As far as how the numbers might impact the game, I hear you loud and clear. I was interested in offering a more flexible system for 5e, and that system really assumes that you don't have much in the way of weaknesses. Charisma saves (still feels weird to say stuff like that) aren't all that common, but they exist, and a -3 to them would be pretty awful.

It also helps that the people I roll with don't usually want to play characters that are just barely sentient beings. We've had a few super low scores, but not too many. It's a very deliberate choice, and the player is always as interested in dealing with the drawbacks as they are benefiting from the strengths.

Melkiador wrote:

Pretty sure you can already lower a score down to 3. You just don’t get any extra points for going below 7

Having any score that low is super dangerous in Pathfinder though. There are too many sources of ability damage.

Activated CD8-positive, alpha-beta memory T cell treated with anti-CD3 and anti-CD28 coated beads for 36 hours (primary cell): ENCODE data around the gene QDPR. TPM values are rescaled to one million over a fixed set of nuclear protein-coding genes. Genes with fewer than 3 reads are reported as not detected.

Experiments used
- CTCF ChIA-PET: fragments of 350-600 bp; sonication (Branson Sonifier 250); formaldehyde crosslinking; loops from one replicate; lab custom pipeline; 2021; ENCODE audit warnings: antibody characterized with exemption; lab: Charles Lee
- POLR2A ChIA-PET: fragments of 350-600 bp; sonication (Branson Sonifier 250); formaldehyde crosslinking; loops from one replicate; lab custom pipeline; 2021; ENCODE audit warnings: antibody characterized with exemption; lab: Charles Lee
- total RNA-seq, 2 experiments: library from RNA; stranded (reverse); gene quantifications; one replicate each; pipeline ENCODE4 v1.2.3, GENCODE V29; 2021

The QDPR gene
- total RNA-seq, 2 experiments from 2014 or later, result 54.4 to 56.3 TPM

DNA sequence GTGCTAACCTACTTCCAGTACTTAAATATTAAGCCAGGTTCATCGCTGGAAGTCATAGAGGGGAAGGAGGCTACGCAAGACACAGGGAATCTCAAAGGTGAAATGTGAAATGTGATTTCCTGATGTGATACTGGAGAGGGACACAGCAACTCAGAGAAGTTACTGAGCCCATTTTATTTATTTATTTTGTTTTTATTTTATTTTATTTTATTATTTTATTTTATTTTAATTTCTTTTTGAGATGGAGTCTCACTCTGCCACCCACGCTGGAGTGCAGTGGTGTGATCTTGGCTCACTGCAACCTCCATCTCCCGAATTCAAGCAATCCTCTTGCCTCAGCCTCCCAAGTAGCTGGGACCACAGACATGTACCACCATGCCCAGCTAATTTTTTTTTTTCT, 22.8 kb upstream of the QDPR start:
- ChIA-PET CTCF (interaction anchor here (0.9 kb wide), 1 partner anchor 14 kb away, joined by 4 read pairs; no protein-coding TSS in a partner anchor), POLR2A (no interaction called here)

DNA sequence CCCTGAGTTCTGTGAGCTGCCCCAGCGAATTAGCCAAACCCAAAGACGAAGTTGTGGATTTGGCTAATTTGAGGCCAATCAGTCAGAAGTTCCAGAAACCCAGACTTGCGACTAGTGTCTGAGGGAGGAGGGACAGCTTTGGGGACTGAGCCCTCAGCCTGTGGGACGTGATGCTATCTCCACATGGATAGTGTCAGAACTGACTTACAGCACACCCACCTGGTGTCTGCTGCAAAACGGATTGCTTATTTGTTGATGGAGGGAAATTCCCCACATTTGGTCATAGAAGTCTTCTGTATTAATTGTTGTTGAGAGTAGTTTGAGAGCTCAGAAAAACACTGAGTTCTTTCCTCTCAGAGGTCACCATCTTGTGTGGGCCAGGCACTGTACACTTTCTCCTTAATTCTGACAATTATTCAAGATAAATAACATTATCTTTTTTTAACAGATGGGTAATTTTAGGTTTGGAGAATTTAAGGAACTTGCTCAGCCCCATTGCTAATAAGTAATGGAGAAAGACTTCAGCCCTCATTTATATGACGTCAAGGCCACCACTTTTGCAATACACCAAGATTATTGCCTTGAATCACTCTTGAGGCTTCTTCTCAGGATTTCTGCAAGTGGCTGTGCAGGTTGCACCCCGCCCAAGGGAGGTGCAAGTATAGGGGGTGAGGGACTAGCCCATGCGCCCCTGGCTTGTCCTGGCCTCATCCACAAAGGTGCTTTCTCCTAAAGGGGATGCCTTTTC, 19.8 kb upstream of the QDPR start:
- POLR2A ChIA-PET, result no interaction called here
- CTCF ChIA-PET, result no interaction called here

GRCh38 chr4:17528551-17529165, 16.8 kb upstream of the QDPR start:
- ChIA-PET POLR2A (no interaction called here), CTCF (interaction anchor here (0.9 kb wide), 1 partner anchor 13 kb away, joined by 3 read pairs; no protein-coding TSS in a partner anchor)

Sure. I would just like to provide a mathematically balanced option for maximum options.

And yeah, of course it's risky. That's neither here nor there, though.

VoodistMonk wrote:

Are you expecting an equal, yet inverse, equivalent?

Like to "buy" a 17 in any stat, it "costs" 13 points... do you want to get 13 extra points for dropping a score to 3?

I would punish you with poisons and swarms. I would make sure to keep track of encumbrance to the letter. Whatever it is you thought you got with those extra points will be completely trivial compared to how badly I punish you for dropping any score that low...

I mean, yeah. That would seem reasonable, right? I mean, doesn't a +2 cost the same as a -2 nets you? So it would follow that a +4/-4 situation would be the same, right?

And as for the rest, yeah sure. Consequences for player choices, whole point of ttrpg's, etc. Agreed on all counts.

Hello again, everyone. I've been dabbling in various systems, and came to realize that I want a point-buy calculator that goes from 3 to 18.